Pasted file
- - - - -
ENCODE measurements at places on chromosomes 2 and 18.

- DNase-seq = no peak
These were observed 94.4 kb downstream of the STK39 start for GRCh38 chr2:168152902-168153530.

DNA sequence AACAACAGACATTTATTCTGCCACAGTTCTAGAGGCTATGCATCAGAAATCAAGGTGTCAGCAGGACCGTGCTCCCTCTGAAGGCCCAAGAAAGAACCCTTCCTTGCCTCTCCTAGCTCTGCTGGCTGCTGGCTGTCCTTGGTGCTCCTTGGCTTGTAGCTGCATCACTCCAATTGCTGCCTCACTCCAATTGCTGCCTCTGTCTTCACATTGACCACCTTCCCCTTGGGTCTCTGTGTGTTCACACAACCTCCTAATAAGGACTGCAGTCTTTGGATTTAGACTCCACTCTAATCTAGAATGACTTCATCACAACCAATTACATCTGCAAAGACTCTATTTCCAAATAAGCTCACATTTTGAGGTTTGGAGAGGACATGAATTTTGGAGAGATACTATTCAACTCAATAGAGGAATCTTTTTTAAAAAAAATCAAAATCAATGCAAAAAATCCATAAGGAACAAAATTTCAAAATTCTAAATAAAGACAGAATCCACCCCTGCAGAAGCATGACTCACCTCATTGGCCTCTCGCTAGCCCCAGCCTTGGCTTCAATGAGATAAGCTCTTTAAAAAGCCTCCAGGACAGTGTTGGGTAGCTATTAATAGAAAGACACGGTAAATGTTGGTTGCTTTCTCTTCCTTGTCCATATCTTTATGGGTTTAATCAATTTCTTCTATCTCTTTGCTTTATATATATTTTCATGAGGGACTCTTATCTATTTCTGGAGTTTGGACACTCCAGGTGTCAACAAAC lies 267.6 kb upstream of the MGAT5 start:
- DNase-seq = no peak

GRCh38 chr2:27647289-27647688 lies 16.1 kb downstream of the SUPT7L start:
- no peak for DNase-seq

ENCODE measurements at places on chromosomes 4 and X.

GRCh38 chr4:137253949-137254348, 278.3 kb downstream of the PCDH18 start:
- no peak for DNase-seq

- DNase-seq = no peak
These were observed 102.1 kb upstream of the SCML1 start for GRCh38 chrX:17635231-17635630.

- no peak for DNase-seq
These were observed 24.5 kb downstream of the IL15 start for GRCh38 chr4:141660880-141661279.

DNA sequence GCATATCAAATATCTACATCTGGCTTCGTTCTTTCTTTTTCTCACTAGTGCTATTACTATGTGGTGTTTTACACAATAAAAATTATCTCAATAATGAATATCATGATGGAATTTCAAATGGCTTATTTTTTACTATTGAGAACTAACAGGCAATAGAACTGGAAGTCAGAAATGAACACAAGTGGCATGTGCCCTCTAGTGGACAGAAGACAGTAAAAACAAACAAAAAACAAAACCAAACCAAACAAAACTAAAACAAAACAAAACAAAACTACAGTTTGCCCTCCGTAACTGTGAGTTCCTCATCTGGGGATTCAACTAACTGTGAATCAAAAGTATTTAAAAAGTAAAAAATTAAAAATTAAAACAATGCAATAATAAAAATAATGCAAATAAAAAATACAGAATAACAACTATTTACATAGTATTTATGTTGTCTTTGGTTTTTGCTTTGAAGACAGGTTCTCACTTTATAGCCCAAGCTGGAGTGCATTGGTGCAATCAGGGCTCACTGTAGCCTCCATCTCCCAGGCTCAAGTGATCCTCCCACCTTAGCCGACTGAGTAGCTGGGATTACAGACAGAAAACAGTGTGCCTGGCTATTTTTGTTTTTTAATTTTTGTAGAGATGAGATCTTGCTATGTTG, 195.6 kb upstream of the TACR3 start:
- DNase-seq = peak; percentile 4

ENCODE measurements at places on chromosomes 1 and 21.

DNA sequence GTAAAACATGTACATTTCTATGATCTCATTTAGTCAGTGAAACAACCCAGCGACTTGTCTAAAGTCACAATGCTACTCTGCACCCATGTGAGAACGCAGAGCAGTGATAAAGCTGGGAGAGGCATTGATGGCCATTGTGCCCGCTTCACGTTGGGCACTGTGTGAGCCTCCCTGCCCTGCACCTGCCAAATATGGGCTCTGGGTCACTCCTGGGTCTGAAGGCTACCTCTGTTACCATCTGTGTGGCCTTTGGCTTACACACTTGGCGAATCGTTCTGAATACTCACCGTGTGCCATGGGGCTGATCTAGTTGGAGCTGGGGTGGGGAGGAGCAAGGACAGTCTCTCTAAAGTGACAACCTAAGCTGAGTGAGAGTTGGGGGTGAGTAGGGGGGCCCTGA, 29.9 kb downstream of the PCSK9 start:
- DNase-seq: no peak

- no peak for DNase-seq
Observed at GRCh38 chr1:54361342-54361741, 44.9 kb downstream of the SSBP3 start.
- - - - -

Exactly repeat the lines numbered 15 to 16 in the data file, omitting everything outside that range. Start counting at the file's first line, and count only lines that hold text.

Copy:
DNA sequence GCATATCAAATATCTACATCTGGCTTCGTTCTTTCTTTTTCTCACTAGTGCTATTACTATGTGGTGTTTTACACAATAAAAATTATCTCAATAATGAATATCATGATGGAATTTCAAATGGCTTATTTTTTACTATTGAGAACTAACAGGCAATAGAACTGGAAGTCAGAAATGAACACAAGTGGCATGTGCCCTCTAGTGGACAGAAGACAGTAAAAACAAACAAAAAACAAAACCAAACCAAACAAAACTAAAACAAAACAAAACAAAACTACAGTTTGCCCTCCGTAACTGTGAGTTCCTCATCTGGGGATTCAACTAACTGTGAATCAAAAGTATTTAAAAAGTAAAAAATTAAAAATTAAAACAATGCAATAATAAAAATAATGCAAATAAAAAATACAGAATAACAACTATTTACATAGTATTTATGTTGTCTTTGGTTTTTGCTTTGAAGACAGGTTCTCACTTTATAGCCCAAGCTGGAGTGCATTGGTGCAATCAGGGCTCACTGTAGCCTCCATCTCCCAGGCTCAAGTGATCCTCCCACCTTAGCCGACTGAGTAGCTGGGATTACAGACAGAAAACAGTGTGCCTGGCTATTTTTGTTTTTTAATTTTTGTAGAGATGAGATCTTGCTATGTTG, 195.6 kb upstream of the TACR3 start:
- DNase-seq = peak; percentile 4